Belated Answer to the Monday Night Mystery

Is it Thursday already? And I’ve not answered the Mystery of the Alphabet Soup?

Crud. I am sooooo far behind this week.

This mystery was designed to test how well you really know BLAST search. The correct answer could not be gotten through a regular BLAST of NCBI’s nucleotide collection. Rather, you had to try different options. The target sequence was stored in the transcriptome assembly database.

The source was the apple maggot Rhagoletis pomonella, and the researchers were looking for genes that might be involved in ongoing speciation.

Apples are introduced to North America (remember Johnny Appleseed?). Rhagoletis pomonella is a native hawthorne-eating fly that quickly jumped to the new host. The subsequent genetic differentiation between the new apple flies and the old hawthorn flies has become a classic case study of evolution in the present- and hence of interest to biologists interested in the processes by which novel species arise.

Ten points go to Mike Henshaw, with an additional point to Mark Fisher (for a detailed discussion of why this locus in particular is of interest), and one each to MrILoveTheAnts, Michael Suttkus, and Robert S-R for their sense of humor.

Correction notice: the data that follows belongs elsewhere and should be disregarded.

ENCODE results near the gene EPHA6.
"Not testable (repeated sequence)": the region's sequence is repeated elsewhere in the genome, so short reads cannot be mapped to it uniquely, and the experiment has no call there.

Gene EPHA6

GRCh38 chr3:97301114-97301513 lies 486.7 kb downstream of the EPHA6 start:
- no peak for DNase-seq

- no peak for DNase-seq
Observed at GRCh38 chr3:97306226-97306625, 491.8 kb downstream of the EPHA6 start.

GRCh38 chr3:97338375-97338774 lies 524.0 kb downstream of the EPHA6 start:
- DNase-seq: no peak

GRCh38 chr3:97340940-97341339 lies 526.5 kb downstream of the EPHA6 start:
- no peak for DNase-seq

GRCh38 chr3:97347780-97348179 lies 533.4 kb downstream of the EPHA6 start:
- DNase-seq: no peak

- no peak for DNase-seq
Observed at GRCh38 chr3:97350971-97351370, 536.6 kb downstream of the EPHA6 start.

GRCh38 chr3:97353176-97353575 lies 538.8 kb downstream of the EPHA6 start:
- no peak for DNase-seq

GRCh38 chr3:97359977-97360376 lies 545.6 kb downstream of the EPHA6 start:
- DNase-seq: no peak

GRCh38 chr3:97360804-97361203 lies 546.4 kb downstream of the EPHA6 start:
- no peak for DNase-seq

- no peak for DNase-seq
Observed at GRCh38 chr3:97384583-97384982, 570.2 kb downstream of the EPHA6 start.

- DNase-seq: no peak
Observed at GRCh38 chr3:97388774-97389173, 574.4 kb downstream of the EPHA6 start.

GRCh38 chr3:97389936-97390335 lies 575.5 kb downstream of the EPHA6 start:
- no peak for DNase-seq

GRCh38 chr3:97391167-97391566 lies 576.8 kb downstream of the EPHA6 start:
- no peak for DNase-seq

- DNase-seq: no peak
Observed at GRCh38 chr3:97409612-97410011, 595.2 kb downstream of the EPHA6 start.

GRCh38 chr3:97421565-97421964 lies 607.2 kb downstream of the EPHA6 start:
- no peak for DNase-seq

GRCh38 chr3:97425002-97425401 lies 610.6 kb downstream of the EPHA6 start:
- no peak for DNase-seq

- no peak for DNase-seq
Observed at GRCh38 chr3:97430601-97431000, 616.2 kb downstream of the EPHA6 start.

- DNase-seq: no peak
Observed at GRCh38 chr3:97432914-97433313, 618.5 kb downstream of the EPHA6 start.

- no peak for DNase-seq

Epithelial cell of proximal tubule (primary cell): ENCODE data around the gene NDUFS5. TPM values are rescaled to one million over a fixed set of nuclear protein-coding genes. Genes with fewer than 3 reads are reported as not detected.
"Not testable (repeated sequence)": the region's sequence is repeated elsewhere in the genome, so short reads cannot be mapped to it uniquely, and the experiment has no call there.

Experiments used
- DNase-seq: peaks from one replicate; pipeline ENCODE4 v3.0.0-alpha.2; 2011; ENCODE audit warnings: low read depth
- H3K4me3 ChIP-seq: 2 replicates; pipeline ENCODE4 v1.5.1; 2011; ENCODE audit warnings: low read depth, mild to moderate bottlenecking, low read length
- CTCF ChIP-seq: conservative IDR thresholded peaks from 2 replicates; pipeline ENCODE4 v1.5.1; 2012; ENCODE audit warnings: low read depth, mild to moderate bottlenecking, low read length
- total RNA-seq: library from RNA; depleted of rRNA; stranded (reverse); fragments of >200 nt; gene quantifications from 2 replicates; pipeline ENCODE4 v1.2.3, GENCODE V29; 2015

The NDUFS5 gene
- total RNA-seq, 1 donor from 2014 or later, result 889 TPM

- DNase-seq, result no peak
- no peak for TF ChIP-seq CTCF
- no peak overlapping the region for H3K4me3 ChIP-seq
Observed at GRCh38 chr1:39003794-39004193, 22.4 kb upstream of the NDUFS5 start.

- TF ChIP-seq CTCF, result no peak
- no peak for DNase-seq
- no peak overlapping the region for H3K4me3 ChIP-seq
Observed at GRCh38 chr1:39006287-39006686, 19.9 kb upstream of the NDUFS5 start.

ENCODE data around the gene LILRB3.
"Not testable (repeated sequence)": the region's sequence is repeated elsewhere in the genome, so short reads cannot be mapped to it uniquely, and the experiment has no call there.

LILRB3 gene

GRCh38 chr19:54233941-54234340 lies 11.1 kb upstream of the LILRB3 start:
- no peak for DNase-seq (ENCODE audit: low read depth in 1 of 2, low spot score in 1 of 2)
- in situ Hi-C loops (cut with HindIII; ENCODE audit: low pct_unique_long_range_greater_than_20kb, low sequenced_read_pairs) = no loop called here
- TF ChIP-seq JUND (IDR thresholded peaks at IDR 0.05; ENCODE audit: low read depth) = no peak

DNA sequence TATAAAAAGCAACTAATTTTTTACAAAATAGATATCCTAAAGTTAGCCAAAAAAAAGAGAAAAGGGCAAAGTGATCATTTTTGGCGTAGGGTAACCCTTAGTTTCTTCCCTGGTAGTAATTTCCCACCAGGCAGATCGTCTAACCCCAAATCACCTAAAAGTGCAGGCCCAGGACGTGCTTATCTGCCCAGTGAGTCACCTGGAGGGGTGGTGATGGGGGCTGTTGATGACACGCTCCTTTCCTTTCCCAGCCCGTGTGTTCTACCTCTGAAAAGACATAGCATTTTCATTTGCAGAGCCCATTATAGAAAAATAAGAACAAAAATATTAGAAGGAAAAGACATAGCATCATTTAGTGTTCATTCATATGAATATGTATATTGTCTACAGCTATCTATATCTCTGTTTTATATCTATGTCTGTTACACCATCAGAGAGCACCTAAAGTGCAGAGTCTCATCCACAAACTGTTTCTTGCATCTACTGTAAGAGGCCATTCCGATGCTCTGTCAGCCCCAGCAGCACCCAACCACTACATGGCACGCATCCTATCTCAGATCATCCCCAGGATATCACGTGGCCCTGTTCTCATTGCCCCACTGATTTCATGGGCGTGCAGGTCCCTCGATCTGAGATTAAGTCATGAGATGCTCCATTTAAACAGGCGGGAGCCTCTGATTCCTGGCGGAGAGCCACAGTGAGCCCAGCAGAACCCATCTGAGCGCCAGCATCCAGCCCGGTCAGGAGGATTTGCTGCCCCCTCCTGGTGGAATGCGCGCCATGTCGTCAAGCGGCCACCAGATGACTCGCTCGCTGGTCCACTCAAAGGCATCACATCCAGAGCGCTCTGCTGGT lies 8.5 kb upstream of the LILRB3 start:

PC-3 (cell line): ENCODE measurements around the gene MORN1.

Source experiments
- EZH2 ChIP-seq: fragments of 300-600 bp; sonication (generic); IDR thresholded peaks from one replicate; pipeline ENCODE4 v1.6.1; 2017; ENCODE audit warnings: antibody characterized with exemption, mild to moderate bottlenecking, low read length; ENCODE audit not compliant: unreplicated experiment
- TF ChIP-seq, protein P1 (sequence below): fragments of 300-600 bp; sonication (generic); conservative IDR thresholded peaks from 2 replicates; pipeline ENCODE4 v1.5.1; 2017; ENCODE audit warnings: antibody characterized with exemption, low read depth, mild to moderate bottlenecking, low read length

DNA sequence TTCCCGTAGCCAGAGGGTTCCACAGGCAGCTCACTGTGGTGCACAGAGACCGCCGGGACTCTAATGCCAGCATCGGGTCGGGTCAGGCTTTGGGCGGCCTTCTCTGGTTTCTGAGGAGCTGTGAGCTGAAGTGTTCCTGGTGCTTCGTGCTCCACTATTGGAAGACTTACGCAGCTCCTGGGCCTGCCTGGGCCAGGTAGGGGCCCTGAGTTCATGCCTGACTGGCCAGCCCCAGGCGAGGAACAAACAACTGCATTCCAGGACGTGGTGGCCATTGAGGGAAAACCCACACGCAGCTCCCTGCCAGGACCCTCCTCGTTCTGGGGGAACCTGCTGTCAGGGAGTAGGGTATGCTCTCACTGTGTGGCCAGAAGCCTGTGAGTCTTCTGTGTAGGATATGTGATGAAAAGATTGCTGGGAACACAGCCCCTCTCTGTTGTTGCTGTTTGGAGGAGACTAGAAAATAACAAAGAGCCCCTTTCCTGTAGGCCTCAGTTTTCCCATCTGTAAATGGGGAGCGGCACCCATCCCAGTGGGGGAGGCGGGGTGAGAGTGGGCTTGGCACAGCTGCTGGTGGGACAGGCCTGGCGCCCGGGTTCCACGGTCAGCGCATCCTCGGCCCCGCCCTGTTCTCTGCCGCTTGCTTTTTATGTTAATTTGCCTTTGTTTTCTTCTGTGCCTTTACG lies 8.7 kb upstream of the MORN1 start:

7 thoughts on “Belated Answer to the Monday Night Mystery”

      1. Did you ever play SimAnt? It was one of my favorite games for a long time, and has a huge nostalgia factor for me. Probably the whole reason I love ants today is from playing that game.

  1. By saying insect “DNA” you are inferring genomic sequence, hence a BLASTn search. If you wanted transcriptomic (mRNA/cDNA) you should not have stated insect “DNA sequence”. This is both misleading and biologically false. An RNA (cDNA) sequence has little similarity to the genomic (DNA) sequence due to constitutive and alternative splicing of exons and mature transcripts.

      1. Yes !

        Nits make lice.

        This reinforces our discussion of the difficulties of scientific language in a vernacular melieu. I just love the phrase “alternative splicing of exons and mature transcripts.” What a great pick-up line !

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